They Call Me Doc
Every Marine loves his company corpsman — the guy with the bandages, malaria pills, battle dressings and medications.
But the corpsman also often carries a weapon, and many are killed in action.
Bruce Gant joined the Navy in 1965 and trained in medicine for the better part of three years before shipping out to Vietnam.
He was assigned to the 2nd battalion, 5th Marines.
Now retired from the insurance business, he returned for the 50th anniversary of the beginning of his 16 months in country.
“I got off a chopper at Phu Bai and never saw anything like what I saw in an operating room,” he said.
He had arrived two weeks into the Battle of Hue and the Phu Bai airbase — a 30 minute drive south of Hue –was crowded with badly wounded soldiers and with body bags.
“That was a baptismal of fire,” he said. “Then I was going to Hue to help medevac casualties, and on the third day there I became a casualty.”
Mr. Gant, who lives in Titusville, Fla., said he was just 20, making life and death decisions during triage.
He tears up remembering his decisions, usually reactions, without time to think, and the losses he had to accept.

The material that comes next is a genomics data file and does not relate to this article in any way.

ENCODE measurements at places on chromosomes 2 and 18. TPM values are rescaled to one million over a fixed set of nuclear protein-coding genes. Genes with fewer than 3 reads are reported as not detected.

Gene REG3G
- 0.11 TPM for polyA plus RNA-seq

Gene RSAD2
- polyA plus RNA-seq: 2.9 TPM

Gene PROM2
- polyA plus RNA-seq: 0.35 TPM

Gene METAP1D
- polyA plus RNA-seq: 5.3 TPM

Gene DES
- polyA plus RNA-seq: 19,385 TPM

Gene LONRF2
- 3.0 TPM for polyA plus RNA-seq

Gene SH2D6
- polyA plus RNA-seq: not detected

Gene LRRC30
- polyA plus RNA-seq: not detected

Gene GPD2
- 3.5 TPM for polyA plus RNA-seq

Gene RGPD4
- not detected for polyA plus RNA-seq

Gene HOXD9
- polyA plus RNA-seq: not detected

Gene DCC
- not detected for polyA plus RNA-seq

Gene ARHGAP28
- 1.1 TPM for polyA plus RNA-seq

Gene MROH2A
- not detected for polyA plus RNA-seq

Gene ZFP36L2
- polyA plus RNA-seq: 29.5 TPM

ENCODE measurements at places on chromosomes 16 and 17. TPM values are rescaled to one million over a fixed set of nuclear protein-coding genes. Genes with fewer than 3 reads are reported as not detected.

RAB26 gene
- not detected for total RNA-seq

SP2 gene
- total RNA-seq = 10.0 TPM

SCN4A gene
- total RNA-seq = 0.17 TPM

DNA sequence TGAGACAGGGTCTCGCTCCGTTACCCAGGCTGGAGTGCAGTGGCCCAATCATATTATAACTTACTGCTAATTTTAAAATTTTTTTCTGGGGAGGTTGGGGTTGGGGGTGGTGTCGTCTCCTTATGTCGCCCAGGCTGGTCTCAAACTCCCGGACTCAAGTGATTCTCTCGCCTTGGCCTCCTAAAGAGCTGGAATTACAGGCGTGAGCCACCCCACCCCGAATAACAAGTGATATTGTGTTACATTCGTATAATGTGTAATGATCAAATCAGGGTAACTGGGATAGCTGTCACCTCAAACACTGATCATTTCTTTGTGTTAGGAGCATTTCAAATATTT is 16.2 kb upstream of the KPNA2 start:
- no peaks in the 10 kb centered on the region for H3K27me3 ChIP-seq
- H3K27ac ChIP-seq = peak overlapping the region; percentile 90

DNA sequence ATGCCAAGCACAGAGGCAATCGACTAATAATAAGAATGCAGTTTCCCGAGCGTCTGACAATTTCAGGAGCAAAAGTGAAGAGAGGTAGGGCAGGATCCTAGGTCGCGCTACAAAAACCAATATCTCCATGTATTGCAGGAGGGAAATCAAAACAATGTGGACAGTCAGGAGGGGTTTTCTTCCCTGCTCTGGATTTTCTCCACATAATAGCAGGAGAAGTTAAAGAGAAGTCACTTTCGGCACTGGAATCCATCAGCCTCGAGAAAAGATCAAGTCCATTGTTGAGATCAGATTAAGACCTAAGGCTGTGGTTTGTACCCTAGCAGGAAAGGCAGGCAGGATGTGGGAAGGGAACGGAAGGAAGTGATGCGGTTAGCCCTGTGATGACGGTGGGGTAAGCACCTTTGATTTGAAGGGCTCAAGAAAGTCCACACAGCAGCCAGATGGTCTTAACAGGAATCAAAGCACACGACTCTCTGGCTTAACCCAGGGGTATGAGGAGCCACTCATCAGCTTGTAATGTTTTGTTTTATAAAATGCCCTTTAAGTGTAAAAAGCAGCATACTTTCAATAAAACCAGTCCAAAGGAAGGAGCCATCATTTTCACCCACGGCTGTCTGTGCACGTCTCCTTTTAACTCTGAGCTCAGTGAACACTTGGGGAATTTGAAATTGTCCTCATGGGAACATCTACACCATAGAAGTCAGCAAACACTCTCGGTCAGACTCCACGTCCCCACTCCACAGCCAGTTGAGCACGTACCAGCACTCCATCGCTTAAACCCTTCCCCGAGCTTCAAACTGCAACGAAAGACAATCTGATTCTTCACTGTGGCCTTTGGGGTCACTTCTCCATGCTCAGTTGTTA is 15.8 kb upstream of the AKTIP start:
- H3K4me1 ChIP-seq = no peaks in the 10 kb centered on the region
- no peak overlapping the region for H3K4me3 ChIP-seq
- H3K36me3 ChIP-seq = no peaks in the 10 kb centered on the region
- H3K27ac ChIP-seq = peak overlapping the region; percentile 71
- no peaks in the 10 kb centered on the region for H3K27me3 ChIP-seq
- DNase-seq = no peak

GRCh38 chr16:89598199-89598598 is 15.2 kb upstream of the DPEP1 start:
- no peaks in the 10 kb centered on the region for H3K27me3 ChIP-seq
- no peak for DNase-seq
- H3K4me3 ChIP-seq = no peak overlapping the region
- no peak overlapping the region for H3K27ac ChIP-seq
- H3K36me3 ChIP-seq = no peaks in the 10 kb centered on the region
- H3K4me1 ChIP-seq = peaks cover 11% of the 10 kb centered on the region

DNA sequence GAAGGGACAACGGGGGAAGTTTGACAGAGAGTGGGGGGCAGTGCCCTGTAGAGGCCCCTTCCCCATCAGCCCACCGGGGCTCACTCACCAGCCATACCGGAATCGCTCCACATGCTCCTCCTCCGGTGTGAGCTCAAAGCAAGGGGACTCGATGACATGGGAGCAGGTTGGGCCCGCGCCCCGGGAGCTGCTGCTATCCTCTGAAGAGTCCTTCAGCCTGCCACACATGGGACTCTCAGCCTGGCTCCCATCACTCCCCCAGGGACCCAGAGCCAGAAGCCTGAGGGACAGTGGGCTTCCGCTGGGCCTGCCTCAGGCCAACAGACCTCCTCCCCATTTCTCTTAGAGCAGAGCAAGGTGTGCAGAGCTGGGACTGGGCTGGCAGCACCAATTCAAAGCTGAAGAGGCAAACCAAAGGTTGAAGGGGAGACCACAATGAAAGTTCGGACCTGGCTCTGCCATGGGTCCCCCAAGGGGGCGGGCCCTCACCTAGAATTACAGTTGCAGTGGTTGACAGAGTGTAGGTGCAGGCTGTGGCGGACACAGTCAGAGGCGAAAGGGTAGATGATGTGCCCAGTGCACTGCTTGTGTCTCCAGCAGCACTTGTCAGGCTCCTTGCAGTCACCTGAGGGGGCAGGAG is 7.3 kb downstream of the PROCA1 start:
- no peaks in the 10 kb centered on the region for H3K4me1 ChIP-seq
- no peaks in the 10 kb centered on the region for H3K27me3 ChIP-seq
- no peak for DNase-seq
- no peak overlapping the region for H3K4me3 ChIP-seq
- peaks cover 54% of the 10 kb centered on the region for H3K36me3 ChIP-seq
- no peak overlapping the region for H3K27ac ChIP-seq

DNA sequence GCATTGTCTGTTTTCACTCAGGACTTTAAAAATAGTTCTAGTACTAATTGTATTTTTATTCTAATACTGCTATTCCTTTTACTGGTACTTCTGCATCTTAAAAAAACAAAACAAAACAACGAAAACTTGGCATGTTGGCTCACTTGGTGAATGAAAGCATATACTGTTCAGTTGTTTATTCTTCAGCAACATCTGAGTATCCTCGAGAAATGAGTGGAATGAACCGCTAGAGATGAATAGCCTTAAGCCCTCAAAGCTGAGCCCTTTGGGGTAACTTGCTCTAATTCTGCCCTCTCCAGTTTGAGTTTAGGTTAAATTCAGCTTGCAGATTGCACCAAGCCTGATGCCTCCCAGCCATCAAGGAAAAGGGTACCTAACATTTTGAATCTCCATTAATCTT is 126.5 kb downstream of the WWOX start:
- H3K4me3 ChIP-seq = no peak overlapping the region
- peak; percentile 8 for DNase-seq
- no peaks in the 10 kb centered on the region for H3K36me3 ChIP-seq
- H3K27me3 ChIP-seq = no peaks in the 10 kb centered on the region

“It’s later when you have time to think that it hits,” he said. “In Hue City there were 147 Marines killed and 17 and 18 were corpsmen.”
On the bus during this tour, Mr. Gant — who wore a ballcap that read “Corpsman, they call me doc,” passed out St. Christopher’s necklaces to everyone and circulated a bottle of motion sickness pills as we snaked around looping mountain roads and switchbacks.
During one stop, George Haught, of Monaca, put his arm around Mr. Gant and said, “This is the most important guy in your unit, your corpsman.”
After his service, Mr. Gant said he considered going to medical school, “but I don’t know…”
Too many reminders of war?
He nodded. “Yeah, maybe I just didn’t want to go there.”